by the Reverend Nancy Emmel-Gunn
Our Gospel today teaches us that Jesus is the new temple, the very embodiment of God. We are invited this week to continue our Lenten journey in the wilderness, to look at ourselves as community, and to explore how to be Christ’s hands and feet today.
John offers us the cleansing of the Temple narrative. We find this story of Jesus throwing tables around, casting out animals in the Jerusalem Temple, in all four Gospels. John’s version weaves in he Passover theme within the larger context of Jesus’ ministry.
We can envision the sprawling, noisy, chaotic market place in the Temple, in and around the Temple courtyard and in the sanctuary. We can visualize the moneychangers, sitting at tables, abacus in hand exchanging coins with customers, merchants haggling over cattle, sheep and doves in exchange for the agreed price. We can hear the sheep bleating. We can smell the odor of wet wool.
Jesus is outraged at this scene. He turns over their tables. He makes a whip of cords and chases the animals outside of the temple, shouting to the dove salespeople, “Take these things out of here. Stop making my father’s house a marketplace!”
To be clear, the moneychangers and merchants in the temple were not merely abusing the temple. This was the Passover feast, and the people had come to the Temple in Jerusalem from all over the land, throughout the Jewish diaspora. Scholars believe that the population of Jerusalem would more than triple during the Passover in the first century. The purchase of cattle and sheep or doves for those of modest means, were necessary for burnt offerings in the Temple. If people wished to participate in temple worship, and had traveled some distance, they may not have been able to bring their animals for sacrifice. They certainly could not have kept their animals sufficiently pristine for sacrifice, hence the need to purchase them when they arrived. Moneychangers were necessary because foreign currency had to be changed into the currency for use in the Temple. There were no handy ATMs to do the foreign currency exchange. So the presence of this marketplace had some legitimate purpose to the worshipping Jewish community. But Jesus is outraged and he shows it.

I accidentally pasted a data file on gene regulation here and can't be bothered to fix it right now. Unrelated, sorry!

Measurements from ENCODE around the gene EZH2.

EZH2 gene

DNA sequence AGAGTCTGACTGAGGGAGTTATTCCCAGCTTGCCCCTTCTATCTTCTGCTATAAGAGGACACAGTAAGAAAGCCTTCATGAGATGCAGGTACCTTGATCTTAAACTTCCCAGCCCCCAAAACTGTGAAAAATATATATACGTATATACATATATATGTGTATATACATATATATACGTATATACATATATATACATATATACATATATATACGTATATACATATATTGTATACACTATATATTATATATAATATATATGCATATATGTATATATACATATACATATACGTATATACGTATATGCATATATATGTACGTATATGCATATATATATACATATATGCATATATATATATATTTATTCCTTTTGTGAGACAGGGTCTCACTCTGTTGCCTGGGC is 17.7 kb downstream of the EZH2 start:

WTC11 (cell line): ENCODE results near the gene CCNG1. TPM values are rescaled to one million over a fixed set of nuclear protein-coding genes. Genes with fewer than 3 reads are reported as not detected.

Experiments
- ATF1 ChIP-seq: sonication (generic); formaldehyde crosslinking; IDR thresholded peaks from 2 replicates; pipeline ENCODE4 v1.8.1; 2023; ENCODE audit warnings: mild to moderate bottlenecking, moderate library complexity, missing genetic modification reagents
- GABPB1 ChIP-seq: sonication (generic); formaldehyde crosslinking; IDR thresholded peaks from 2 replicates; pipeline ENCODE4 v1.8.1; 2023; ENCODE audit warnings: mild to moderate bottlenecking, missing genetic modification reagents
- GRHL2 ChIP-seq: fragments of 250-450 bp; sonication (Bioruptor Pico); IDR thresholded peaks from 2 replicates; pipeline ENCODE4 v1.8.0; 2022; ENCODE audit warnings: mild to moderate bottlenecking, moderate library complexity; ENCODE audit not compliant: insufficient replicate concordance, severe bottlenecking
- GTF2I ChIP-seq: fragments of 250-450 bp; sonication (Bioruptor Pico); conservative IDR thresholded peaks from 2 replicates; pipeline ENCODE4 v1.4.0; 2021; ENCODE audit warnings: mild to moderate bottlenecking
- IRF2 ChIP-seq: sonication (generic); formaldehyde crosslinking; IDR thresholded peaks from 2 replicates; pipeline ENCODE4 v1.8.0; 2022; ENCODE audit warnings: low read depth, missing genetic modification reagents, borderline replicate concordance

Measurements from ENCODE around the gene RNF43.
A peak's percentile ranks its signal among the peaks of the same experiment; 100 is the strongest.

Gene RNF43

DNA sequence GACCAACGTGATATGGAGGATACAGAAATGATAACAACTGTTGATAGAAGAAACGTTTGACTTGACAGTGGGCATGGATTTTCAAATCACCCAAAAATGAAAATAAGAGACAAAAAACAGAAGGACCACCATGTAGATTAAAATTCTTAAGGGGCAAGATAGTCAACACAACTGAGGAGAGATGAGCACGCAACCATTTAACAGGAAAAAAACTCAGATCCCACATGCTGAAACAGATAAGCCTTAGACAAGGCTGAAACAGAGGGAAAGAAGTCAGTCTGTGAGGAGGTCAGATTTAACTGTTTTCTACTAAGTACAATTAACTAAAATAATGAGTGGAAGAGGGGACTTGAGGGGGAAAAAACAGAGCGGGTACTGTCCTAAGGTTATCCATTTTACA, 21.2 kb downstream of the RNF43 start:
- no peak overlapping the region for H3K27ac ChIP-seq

The Jews ask Jesus, “What sign do you show us, seeing that you do these things?” Jesus does not respond as they might have expected. He says “Destroy this temple, and in three days I will raise it up.” Of course the Jews and Jewish leaders in the Temple have no idea what he is talking about. The Temple in Jerusalem had been under construction for decades. These people would no more destroy what they believed to be the very home of God, than they would fail to follow their belief in God’s command to offer sacrifice. This reference went entirely over their heads.
It is also unlikely that Jesus’ disciples appreciated these words when Jesus spoke them. The gospel writer cues us in, “But he spoke of the temple of his body.” John goes on to explain: “After he was raised from the dead, his disciples remembered that he had said this.” It is only after Christ died and was resurrected that even the disciples understood what he was referring to in this temple cleansing.
This passage then reveals the absolute revolution that is Jesus. Jesus makes the prophetic statement that he will be destroyed and will rise up in three days. Jesus proclaims that the very locus of the people’s faith, the source of the people and their relationship with God, has changed. The focus shall no longer be the Jerusalem Temple as "holy place." Now, Jesus’ body is the locus. Jesus, the embodiment of God is the temple, the manifestation of God’s presence on earth. This is an entirely new construction, the good news for all people.